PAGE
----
An attempt to visit every suburb in Sydney.

I suspect some of you may be tired of seeing Outer-Western Sydney   posts. Hence, I thought I'd take us as far as physically possib...

Island Life: Dangar Island (Sydney by Technicality V)

I suspect some of you may be tired of seeing Outer-Western Sydney posts. Hence, I thought I'd take us as far as physically possible, with a very unique instalment of Sydney by Technicality.

Dangar Island

Dangar Island is a very special place for a city like Sydney. It's an island on the Hawkesbury River covered in bush, with around 300 residents and no private cars.

Unless you're a keen swimmer or have your own vessel, you get here by hopping on a ferry from Brooklyn.

Depending on which route the ferry takes (some ferries on the timetable also make a stop at the nearby Wobby Beach whereas some are direct), the ferry is a very pleasurable 15 or 30 minute cruise on the Hawkesbury. You even get to ogle the island on your way there.

Eventually, our ferry made shore on the island, dropping us off at a shack which appears to be the island's community centre, featuring a book exchange and a community noticeboard.

Maria, if you're reading this, you left your copy of 50 Shades of Grey at F's place. Give them a call.

My travel companion and I left the arrivals hall to explore the 900m long island.

Prior to my visit, my research told me that there are no cars on the island and that locals use wheelbarrows to cart their stuff around. It looks like that may no longer be the entire truth, with a ute owned by the council setting up ship here.

The wheelbarrows are still in operation though.

Upon leaving the well-trafficked (in comparison) entry point to the island, things are definitely a little more bush.

Special call out goes to these beautiful flowers growing by the path.

This path leads to the most open area of the island, with the (actual) community centre (lost toddler's shoe if anyone needs it), a park and a small bowling club (one of the only two places to buy a meal on the island).

Amusingly enough, the pathways here are signposted as streets, despite simply being grass walkways.

We continued along past these bodyboards and found a community garden behind the bowling club.

If you want some buddies to garden with and don't mind a commute, Dangar Island's got your back.

A short clearing through the foliage leads to Dangar Island's idyllic little beach on the Hawkesbury.

Sadly, while the beach photographs beautifully, it's not great for swimming, as the "sand" is actually mud.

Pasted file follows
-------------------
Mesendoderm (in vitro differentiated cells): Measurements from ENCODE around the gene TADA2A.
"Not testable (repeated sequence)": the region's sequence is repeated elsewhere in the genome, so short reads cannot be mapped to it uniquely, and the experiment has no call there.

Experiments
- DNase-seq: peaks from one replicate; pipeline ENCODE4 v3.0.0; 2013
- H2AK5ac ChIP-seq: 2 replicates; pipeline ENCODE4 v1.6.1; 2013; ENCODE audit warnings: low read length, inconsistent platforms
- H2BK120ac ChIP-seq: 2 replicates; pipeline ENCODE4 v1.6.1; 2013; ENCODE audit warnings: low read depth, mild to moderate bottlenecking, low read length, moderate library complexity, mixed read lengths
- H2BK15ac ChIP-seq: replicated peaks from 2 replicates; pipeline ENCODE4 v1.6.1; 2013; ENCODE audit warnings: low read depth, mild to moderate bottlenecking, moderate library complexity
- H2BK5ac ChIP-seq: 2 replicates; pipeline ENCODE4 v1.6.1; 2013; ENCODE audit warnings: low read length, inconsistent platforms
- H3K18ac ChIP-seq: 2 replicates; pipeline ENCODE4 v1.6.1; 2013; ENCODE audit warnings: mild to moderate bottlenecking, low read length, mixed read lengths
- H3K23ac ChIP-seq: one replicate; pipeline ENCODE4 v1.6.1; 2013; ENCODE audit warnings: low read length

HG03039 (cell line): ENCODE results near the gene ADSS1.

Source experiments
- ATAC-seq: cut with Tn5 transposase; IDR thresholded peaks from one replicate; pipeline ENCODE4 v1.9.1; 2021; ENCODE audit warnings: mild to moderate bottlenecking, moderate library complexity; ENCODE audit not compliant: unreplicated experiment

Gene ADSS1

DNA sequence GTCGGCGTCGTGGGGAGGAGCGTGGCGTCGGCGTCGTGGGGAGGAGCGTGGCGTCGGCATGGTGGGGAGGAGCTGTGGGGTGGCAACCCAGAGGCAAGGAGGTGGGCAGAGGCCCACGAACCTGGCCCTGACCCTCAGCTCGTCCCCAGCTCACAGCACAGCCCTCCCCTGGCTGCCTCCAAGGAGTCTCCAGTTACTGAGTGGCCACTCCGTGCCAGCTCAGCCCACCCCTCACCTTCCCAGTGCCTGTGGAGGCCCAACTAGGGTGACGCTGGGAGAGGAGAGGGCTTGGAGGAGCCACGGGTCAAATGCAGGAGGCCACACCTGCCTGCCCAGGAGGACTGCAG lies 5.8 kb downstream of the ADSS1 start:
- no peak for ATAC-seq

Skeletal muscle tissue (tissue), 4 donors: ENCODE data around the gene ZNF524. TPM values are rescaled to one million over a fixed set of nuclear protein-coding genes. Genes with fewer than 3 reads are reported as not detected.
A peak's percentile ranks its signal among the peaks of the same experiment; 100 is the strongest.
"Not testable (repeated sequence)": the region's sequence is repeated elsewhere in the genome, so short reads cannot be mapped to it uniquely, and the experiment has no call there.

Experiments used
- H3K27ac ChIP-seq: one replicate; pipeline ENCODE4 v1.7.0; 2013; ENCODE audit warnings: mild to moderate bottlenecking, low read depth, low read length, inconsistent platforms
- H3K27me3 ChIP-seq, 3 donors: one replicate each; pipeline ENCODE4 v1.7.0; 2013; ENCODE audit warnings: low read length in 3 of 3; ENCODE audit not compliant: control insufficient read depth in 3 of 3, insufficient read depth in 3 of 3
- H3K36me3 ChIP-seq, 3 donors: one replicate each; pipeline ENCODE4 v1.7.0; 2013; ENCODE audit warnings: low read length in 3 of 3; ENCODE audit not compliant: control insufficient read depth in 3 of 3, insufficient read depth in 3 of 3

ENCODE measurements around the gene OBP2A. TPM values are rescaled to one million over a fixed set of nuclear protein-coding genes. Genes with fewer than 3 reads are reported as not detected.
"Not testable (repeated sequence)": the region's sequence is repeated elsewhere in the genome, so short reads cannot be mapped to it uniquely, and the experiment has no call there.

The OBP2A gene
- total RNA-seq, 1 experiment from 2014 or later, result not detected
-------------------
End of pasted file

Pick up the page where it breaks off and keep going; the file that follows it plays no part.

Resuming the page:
Not a bad place to have your home though.

With the beautiful Hawkesbury river and the thick forest, not to mention the heat and humidity that is an Aussie January, you might think you're somewhere like Thailand, rather than Sydney. That is, until you see the out-of-place looking wheelie bins outside of most houses here.

Having worked up an appetite through our short walk, we headed back to where we initially made shore, to the island's other place to eat.

On the way, though, we passed the local space station.

Feeding us today was a small cafe named Dangar Island Depot.

Here, we enjoyed some Surry Hills quality and reasonably priced all-day breakfast (a BLT and some waffles), as well as a fantastic view.

Happy and full of fat and sugar, respectively, we continued our exploration of the island, deciding to circle the aptly named "Riverview Ave", a 1.5km circuit and the island's longest road.

True to its name, you do get a fine river view.

Also on this road is a little bit of cave,

this street sign wearing pyjamas,

and an interactive Scrabble-letter sign, allowing you to play with the letters of the island's name.

Bonus flower.

The quiet of this carless island is enough to put anybody in a zen state of mind, with nothing to hear but birds and cicadas. Sadly though, it was time to head back from this lovely place, but not before passing this cute little map of the island,

as well as a real-life dinosaur.

Thanks Dangar Island, you've been swell.

Dangar Island: Who knew that there was an jungle island paradise in Sydney?


  1. My grandparents lived here in the late 60s, and as a young child I remember swimming at the beach at high tide and fishing. Grandpa knew all the good spots and we would always have fresh fish for dinner, bream, flathead and jewfish.

  2. Hey dude - your photo essay is the best review of Dangar Island I've seen. Thanks for taking the time to put your thoughts and photos down.